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The Buildings of England: Hertfordshire

James Bettley, Nikolaus Pevsner and Bridget Cherry (Yale University Press, 804pp, £35)

Reviewed by Elain Harwood
March 2019

Unfamiliar with the south-east before my twenties, Stevie Smith’s paean to the county took me by surprise. ‘Hertfordshire is my love, it is so un-exciting, so quiet, its woods so thick and abominably drained, so pashy underneath…’ Over the Frontier was published in 1938, when Smith described Hertfordshire as north London’s playground. Whereas Surrey had been opened up to commuters by trains in the nineteenth century, Hertfordshire only began to be developed in the twentieth, and its countryside remains protectively rural. Bettley’s revision of Pevsner’s Buildings of England: Hertfordshire is astute and assured, as confident of the county’s C20 century heritage as of its earlier buildings. This is important, since this must be the richest county of our period outside London. Hertfordshire has many fine private houses from the 1930s by major architects: Connell, Ward and Lucas at Moor Park, Maxwell Fry at Chipperfield, F R S Yorke at Nast Hyde and Mary Crowley at Tewin. The post-war years added more, including many by architects for themselves or close friends: David and Mary Medd at Digswell, Alison & Peter Smithson at Watford, Jack Bonnington and Povl Ahm (from a sketch by Jørn Utzon) at Harpenden, and George Marsh at Radlett. Bettley identifies less well-known houses for architects in Stevenage, and by Peter Boston in Harpenden and Ashwell, as well as houses by Piers Gough and James Gorst from the 1980s.

But Hertfordshire has one outstanding claim to fame: the founding of the Garden City movement, first with Letchworth in 1903 and then Welwyn Garden City in 1919 – the area’s remote nature revealed in that the population then stood at just 400 souls. Letchworth moved from quirky Arts & Crafts towards neo-Georgian in its public buildings either side of 1914, but Welwyn plumped firmly and distinctively for the latter, though Bettley points to a handful of Modern Movement houses worthy of exploration.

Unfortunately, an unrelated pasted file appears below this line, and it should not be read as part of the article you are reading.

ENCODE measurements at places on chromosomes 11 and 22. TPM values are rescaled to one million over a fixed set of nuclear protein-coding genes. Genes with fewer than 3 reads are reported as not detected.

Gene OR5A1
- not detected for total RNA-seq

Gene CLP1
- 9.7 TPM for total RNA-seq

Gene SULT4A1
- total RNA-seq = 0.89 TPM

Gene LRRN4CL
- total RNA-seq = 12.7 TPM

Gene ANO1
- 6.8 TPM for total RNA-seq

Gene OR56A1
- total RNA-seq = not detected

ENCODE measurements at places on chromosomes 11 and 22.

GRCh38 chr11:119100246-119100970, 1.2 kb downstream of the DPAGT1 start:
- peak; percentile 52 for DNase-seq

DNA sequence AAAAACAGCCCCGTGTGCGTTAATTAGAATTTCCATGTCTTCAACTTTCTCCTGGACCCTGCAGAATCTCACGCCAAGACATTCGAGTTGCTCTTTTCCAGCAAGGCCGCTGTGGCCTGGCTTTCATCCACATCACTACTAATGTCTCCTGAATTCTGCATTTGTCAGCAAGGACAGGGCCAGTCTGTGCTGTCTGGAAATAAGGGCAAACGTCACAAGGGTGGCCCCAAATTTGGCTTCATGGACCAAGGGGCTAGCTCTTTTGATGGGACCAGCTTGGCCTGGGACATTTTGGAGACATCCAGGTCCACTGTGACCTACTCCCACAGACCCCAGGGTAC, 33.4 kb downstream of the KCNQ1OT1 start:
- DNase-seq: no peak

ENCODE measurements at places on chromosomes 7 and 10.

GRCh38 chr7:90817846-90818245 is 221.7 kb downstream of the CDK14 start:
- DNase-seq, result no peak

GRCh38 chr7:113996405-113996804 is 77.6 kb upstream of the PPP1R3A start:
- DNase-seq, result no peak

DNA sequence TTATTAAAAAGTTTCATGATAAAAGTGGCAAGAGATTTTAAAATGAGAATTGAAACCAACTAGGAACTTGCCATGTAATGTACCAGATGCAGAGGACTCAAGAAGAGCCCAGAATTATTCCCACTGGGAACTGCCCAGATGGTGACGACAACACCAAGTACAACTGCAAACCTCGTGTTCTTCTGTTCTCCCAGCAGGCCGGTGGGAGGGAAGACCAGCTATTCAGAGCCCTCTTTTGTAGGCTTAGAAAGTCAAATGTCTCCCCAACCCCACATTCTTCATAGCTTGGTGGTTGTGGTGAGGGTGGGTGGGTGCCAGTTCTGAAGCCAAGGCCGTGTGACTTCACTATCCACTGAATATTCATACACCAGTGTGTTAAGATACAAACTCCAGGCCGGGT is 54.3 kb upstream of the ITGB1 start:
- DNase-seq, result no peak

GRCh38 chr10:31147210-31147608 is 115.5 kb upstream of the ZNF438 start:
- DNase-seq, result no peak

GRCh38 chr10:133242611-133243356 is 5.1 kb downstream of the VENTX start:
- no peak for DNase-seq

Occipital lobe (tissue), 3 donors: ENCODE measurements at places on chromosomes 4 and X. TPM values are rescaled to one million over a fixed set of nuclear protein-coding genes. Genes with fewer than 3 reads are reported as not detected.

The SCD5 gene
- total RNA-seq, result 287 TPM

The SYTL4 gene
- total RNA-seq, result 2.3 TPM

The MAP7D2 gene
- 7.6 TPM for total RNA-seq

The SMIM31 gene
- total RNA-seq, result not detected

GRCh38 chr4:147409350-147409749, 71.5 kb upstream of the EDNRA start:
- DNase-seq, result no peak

The garden cities put Herts on the international map, but are also important for begetting England’s new towns. By 1945 planners were keen to exploit the transport links between London, the Midlands and north, making Hertfordshire the centre for the wave of new towns where the government concentrated its building efforts after the war. Pevsner was sympathetic to the understated modernism of the 1940s and 1950s; his revisers are often less so. So, to apply the Harwood litmus test of all revisions: the descriptions of new towns. Bettley gives adroit descriptions of the first one, Stevenage, with its taut and finely detailed shopping precinct, now being attacked by new development; the industrial area, with its warehouse engineered by Felix Candela and building for the Furniture Industry Research Association by HKPA; and neighbourhoods of low-rise terraced housing around small greens, of which the first to separate pedestrian and parking areas was the most imaginative, at Brontë and Austen Paths from 1959–62. He gives due mention to the ambitious cycle paths introduced by the cycling engineer, Eric Claxton, rather less to the sculpture by local artists. Sculpture gets a better look-in at the more complex additions at Hemel Hempstead, already a large town before being designated under the New Town Act of 1946. It had built its thousandth home by 1952, setting it ahead of all the others, as drainage works already existed; it therefore became the target of the attacks on prairie planning led by J M Richards a year later. Hertfordshire has one other claim to fame. In a county with fine public buildings, the outstanding achievement was its schools programme. With such an exodus to the county, matched by a rising birth rate, a new school was needed every month in the 1940s. The county council, led by deputy architect Stirrat Johnson-Marshall, adopted a programme of prefabrication, creating a kit of parts and a three-dimensional grid that allowed every building to be adapted to its surroundings. Child-sized fittings and artwork added to the charm. When schools everywhere else disappeared in the 2000s, Hertfordshire recognised the quality of what it had. Bettley is also sympathetic to the pioneering technical college by Easton & Robertson at Hatfield, now the University of Hertfordshire.With so much C20 architecture, Hertfordshire had to be a special volume, and it is good to report that Bettley has risen to the challenge, as Bridget Cherry did before him.


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